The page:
Brandie & I are getting older, feeling the vagaries of our youth perhaps and trying our best to figure our kids out.  Teenagers are challenging work.  I don’t quite know how to summarize the people we are right now.  We’ve both gotten past the 40th birthday milestone and I think we’ve fully come to the realization that we are adults and parents, even if we don’t always know how to act like one or the other.  We have our good days and our bad ones at work and with the kids.  We work together most of the time really well.  Don’t get me wrong we don’t hang wallpaper or anything; we’re too smart to try that.  We still puzzle and frustrate our kids, so we’re doing something right there.  All in all I’d like to think we’re slightly above pathetic, bordering on dazed and confused.  But then again, what do I know?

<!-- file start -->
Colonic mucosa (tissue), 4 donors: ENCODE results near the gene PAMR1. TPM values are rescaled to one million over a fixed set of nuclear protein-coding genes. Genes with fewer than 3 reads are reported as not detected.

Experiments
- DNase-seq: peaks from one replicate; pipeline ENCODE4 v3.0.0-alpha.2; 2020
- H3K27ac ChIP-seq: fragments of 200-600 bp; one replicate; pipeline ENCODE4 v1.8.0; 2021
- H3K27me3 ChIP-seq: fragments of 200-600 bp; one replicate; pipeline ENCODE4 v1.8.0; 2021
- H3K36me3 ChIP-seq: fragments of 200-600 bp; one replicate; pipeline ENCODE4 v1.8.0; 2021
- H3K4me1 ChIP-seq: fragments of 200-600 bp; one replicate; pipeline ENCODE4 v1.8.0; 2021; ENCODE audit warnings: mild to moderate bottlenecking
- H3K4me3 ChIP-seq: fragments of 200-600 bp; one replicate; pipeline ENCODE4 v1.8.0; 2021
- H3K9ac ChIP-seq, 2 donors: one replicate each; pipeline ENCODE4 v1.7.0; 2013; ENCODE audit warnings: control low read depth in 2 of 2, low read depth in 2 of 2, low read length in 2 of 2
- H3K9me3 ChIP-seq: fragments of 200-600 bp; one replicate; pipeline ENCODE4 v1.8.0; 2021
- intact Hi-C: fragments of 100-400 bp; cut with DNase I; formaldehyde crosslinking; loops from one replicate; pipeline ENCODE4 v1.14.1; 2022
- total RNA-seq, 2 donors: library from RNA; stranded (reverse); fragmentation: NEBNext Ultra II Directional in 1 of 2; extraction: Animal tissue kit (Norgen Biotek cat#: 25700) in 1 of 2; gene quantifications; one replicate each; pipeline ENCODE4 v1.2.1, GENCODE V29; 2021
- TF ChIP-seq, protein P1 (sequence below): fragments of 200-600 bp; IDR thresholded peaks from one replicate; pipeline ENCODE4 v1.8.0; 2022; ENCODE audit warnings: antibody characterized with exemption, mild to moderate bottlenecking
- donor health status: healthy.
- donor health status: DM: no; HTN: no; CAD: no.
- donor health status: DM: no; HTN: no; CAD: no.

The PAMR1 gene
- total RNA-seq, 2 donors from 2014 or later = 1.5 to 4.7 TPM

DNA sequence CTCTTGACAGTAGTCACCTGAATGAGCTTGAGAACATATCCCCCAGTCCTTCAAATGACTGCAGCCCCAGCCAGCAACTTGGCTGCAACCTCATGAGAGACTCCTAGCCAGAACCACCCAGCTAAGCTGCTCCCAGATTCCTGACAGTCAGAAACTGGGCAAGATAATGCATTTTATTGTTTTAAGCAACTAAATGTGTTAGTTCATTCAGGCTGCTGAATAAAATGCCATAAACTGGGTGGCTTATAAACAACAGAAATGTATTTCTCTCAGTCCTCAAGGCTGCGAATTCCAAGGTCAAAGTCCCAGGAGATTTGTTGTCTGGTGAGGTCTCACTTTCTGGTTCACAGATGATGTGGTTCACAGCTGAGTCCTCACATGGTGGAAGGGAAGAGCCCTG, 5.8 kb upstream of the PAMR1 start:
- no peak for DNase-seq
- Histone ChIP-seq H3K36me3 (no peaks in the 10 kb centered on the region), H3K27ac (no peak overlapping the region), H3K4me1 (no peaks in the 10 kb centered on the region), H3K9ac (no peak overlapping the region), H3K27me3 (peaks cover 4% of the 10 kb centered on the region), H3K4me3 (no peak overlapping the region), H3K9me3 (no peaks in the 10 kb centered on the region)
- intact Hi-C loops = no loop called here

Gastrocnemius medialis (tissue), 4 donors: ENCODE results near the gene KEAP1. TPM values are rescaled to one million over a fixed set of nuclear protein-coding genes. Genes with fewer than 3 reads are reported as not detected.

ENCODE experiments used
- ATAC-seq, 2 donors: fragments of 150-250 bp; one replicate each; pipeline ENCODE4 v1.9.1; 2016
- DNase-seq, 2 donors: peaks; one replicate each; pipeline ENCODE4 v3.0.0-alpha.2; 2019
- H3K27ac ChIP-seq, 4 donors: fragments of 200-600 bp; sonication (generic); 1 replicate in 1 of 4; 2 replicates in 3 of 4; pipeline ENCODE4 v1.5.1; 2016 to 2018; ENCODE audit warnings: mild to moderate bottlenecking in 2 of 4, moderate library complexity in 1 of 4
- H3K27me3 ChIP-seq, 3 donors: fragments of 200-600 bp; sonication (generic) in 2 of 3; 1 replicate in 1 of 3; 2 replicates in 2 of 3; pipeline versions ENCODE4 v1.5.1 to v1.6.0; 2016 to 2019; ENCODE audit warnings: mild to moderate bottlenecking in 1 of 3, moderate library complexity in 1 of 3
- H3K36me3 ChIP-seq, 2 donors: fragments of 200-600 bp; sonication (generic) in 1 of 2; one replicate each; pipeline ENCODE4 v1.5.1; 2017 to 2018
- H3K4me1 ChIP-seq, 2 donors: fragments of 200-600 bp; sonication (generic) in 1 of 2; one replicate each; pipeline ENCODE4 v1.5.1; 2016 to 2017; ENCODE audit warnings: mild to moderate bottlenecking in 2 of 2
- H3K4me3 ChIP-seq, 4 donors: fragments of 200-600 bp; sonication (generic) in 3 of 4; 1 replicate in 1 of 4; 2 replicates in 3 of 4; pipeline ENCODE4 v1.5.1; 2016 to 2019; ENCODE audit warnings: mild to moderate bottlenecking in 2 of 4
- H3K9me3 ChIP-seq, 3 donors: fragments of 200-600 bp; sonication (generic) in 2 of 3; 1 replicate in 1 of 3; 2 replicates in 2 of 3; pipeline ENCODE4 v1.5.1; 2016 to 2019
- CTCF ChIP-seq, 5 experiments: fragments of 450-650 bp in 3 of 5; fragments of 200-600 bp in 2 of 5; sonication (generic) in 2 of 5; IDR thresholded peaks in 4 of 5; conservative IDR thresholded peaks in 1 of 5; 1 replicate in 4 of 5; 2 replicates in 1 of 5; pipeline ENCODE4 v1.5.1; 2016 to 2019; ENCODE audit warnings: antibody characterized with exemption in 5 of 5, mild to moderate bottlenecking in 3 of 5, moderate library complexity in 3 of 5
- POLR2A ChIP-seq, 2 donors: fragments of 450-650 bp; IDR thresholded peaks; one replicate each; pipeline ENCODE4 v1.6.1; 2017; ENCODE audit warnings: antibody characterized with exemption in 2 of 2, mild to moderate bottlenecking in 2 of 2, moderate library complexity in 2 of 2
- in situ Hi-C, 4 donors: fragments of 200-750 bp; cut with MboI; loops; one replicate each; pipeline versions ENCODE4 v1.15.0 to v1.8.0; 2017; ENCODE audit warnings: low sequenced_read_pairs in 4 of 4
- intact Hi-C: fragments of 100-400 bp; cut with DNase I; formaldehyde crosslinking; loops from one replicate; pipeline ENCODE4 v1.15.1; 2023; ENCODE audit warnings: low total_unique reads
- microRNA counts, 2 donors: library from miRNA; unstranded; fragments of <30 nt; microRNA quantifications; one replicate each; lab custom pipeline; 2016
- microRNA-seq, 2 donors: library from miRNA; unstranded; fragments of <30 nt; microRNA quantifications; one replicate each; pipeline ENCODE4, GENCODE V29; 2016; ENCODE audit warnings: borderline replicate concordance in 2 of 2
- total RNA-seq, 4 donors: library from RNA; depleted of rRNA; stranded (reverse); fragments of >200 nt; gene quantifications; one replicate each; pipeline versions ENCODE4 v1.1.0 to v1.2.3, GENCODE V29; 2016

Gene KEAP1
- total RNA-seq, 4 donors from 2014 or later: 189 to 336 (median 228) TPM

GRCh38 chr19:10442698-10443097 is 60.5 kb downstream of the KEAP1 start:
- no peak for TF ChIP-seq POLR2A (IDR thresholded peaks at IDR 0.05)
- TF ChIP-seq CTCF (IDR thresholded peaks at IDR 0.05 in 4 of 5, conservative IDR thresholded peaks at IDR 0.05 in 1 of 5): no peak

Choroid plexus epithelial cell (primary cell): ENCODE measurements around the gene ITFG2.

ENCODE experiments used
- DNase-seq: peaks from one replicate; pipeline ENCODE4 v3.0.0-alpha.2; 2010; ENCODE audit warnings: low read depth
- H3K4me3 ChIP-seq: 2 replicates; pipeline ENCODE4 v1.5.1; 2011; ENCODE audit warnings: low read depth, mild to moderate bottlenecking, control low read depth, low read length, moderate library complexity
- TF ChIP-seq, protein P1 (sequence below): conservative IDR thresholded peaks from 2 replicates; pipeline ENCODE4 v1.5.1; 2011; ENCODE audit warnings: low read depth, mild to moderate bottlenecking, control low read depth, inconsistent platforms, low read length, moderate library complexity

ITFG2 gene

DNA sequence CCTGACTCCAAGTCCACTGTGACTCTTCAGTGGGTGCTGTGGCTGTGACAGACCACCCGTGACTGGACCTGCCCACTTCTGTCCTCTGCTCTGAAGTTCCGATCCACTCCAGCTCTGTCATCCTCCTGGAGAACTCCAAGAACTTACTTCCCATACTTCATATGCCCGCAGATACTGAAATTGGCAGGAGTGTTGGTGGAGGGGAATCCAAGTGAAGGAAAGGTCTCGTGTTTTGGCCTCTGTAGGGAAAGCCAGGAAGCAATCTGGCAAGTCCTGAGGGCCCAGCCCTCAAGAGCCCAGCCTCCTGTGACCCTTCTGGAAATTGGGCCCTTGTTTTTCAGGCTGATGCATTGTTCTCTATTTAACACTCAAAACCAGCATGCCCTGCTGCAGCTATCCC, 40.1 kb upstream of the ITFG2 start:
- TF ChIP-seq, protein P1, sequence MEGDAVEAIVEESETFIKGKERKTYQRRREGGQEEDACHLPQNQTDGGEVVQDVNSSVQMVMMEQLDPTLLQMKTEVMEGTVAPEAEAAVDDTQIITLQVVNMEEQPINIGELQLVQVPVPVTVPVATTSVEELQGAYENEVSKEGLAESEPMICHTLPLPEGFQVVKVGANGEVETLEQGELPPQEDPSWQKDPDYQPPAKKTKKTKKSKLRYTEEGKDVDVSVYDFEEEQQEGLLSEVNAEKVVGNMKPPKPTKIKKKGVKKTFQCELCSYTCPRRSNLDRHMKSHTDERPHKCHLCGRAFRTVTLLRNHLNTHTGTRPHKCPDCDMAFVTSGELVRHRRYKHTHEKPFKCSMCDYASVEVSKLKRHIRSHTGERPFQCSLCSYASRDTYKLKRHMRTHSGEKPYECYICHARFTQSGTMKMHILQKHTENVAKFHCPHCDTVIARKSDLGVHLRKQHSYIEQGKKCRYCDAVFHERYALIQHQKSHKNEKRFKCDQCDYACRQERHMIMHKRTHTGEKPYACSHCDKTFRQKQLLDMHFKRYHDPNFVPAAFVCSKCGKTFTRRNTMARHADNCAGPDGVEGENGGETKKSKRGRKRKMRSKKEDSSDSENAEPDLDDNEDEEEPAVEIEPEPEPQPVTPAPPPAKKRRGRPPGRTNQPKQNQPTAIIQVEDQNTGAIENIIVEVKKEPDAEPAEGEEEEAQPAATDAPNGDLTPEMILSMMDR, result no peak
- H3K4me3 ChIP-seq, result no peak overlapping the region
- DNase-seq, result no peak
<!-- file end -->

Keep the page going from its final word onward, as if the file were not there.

Ok, now I’m really reaching.  See, the above drivel took me nearly two minutes to write which is a Herculean effort for my addled brain.  I have nothing, so I may as well sap along about the season.  Sounds cynical doesn’t it?  Well, at the risk of being like my hero Charlie Brown, I’ll try not to turn this beautiful season into a problem.  We could learn a lot from the snowflake.  Each one being unique, like all of us, doesn’t follow a straight path to the ground.  They all reach the same destination but none follows the other.  They don’t zoom to the ground in an effort to minimize fall time and maximize ground time.  Like us when they bind together for ill purposes they can be a pain.  Individually though, each is a thing of beauty.  Where am I going with this?  I wish I knew.  Lose your busyness?  Go where life takes you?  Enjoy the journey?  As usual I have no answers to my own foolish questions.  Here’s a news flash folks, I don’t know much.  But I do know this; we should all be reminded of what we’ve been given at Christmas.  The gift is too precious to waste.


May God’s grace shine upon you                 – The Giffins